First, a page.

Intended for relatively light work (making tools, jigs, patterns, templates, embossing tools and moulds, etc.) the machine could also be pressed into service for 1/1 copy milling, die sinking and basic turning, boring, milling and shaping - various accessories, at extra cost, being available for these operations.
      Made from a special grade of high-quality steel, the milling spindle was hardened, ground all over and bored through to accept milling cutters and a set of ten collets in steps of 1./16" - a hardened step-down sleeve with an outside No. 4 Morse taper being used to hold the latter (though other spindle fittings have been found). At the front the spindle ran in a long, tapered bronze bush two journal bearings behind the bush to absorb thrust and a taper roller race at the rear. This arrangement would have allowed the very accurate setting of the front bush clearance to allow oil to be wicked in by capillary action. Interestingly, the maker's pictures show a simple flip-top oiler above the bronze bush, but a drip-feed unit may have been available or could have easily (and wisely) been fitted by any owner.
      Driven by a 1.3 kW 3-phase motor in conjunction with a 4-step V-belt drive and a "backgear" assembly (with hardened, quiet-running helical-tooth gears running in an oil bath) it might be expected that eight speeds were available, yet the sales literature listed only six (possibly a misprint) from 95 to 2000 r.p.m. However, an example has been found with 8 speeds having the same span: 95, 136, 210, 335, 500, 820, 1270 and 2000 r.p.m.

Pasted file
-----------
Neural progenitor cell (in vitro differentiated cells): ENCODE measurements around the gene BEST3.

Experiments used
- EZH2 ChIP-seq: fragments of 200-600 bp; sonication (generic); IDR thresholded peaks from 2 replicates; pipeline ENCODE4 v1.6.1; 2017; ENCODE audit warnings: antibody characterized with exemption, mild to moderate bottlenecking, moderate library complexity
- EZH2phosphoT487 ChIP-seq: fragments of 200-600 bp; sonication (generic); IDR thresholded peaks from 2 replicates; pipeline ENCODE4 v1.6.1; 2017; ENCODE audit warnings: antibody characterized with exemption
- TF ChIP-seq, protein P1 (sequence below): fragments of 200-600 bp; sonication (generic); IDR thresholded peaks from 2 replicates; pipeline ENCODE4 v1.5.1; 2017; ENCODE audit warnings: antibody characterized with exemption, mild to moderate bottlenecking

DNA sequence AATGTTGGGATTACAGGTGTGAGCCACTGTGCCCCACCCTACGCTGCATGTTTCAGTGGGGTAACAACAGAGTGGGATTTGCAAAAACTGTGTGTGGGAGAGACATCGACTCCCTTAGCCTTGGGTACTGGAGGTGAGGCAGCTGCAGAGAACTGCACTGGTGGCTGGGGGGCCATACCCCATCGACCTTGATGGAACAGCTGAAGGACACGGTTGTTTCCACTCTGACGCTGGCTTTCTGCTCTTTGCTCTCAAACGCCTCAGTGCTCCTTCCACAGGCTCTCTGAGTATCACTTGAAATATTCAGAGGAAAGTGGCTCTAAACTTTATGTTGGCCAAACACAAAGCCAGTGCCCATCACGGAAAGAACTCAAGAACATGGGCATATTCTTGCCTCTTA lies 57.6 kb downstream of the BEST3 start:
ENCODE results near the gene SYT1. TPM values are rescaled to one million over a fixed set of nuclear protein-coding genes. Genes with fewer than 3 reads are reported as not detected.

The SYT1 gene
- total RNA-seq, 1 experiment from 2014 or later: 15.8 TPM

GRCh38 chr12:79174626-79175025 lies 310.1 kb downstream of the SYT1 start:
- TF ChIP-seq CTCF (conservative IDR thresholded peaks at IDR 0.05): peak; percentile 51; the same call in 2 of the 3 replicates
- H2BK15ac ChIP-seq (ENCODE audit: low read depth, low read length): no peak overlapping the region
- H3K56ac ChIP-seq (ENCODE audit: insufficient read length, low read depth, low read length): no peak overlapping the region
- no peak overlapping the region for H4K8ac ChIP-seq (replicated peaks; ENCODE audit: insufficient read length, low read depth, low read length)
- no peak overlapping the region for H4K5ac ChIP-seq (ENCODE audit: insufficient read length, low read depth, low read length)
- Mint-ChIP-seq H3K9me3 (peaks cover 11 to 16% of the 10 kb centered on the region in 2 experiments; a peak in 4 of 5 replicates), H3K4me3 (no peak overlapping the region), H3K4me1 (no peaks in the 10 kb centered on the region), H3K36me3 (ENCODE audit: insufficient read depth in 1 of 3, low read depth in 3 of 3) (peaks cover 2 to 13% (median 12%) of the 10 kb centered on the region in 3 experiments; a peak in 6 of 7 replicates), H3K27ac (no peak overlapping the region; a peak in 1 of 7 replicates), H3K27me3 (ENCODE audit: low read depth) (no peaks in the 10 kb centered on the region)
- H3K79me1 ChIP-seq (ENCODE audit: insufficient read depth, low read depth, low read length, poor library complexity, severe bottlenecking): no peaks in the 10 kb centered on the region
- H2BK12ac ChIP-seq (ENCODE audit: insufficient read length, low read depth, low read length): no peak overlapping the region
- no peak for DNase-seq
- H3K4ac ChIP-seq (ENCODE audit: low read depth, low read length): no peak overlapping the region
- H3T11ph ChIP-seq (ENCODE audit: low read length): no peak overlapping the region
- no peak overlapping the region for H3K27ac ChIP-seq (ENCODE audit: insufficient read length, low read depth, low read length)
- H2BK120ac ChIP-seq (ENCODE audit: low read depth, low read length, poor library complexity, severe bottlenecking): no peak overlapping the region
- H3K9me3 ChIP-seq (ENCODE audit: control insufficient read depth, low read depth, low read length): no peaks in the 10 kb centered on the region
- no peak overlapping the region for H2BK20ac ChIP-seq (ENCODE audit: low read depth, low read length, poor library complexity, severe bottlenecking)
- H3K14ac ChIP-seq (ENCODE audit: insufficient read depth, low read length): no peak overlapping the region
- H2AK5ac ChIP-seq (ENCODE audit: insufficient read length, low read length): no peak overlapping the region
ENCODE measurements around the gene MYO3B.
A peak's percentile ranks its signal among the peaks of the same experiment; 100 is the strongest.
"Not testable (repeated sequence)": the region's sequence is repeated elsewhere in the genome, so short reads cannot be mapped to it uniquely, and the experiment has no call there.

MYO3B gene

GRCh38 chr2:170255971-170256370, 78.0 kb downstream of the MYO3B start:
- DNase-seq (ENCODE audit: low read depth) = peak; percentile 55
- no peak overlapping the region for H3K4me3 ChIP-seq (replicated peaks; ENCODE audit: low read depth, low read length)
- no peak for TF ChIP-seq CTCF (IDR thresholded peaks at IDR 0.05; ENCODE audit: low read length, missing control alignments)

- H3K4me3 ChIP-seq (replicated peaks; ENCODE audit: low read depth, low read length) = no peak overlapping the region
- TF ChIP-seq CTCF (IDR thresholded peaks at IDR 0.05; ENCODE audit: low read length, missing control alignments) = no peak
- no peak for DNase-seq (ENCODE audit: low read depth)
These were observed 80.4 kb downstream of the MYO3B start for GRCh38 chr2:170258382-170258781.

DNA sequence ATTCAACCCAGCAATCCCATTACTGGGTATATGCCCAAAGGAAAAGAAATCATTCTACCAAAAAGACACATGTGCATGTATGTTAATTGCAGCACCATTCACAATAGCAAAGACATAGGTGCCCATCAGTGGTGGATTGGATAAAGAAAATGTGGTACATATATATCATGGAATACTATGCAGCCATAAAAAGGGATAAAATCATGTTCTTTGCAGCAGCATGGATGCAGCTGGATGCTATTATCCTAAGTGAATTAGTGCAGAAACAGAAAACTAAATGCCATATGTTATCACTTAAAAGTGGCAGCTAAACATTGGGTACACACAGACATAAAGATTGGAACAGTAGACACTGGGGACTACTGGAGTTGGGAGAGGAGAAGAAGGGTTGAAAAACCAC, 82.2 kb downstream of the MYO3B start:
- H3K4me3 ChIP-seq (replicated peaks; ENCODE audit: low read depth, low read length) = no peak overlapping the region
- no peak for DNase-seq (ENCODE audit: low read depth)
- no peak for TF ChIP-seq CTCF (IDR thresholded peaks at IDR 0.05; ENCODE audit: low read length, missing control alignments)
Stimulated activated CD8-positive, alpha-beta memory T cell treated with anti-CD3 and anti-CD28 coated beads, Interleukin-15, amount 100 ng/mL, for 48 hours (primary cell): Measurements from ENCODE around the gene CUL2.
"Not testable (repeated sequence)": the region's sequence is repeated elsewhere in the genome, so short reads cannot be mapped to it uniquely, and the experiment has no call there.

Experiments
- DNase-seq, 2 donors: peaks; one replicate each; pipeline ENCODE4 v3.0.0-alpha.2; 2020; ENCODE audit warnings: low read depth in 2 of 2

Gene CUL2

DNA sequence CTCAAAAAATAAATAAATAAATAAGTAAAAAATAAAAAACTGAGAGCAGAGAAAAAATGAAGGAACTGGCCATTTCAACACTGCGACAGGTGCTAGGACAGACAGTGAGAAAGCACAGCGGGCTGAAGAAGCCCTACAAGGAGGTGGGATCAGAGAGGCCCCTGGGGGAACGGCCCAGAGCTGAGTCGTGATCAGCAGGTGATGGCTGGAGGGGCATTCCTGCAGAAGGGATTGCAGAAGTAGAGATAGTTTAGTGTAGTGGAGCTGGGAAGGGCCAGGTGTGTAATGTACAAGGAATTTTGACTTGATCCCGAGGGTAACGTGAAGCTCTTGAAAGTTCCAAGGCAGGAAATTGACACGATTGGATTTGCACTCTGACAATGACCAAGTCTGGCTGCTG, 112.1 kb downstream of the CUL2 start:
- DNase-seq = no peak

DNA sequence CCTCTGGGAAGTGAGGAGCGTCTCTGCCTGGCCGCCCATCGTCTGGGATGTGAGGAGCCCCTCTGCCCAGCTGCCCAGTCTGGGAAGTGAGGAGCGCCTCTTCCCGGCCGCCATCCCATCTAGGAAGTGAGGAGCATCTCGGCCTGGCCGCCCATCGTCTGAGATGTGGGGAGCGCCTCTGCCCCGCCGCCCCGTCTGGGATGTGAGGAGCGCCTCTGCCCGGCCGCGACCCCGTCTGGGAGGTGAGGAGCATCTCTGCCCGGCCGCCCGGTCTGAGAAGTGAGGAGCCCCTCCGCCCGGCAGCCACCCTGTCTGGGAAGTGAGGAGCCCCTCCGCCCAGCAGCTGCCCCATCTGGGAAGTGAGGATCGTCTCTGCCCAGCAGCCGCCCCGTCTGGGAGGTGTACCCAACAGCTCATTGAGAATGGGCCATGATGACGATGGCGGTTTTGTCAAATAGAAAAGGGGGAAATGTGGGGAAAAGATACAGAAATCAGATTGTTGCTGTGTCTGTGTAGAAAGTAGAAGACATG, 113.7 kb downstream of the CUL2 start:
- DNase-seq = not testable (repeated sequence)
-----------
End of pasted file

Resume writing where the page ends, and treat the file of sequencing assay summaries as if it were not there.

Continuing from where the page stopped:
Fitted as standard was an electric-pump coolant system built into the heavily ribbed cast iron base. The fluid was returned to the tank via a chip collector and then through a fine filter.
      General lubrication was taken care of by pressure nipples; these being marked with either a triangle or circle - the former indicating a need for grease, the latter for oil.
      In 1967 prices in the UK were:
      W.F.1  ?552
      W.F.2  ?833   
      W.F.3  ?107
      W.F.4  ?904.
      If you have a Beichle-Koelsh, the writer would be interested to hear from you regarding your machine's specification.

      Early-type Beichle WF2 and WF3 Combined Universal Die Milling Machine

      Late-type Beichle WF2, WF3 and WF4 Combined Universal Die
      Milling Machine fitted with the optional rectangular table

      'Excel' Universal Miller on the floor stand.

      As sold in Britain pre-WW2 - the 'Excel' "Universal Tool Milling Machine" with optional light unit and gravity-feed coolant tank. This example looks to be from the very earliest days of Beichle production in the late 1920s or early 1930s


      A press-tool for a hand-mirror made in 8 hours on one setting of the job

      The milling head swivelled through 45?br>

      Using a boring head to machine a jig

      Machining a mould on one setting

      Milling a countersink with the circular table turned through 45?br>

      Milling a reamer between centres using the dividing attachment

      Press-tool for a hand-mirror frame

      Typical mould job made on the Beichle

      Embossing and cutting tools made on the Beichle

      Complex curved shapes created in one setting of the workpiece

      A high-speed electrically-driven grinding head being used to copy a die. This German unit is believed to have used a contact point that ran along the master copy to complete a circuit and drive the unit. It worked in any direction and when the feed stopped the operator had to re-establish contact by changing the cutting depth .


      Beichle Continued on Page 2   Koelsh Patents   Museum Example

      Koelsh - Beichle Combined Universal
      Die Milling Machine
      email: tony@lathes.co.uk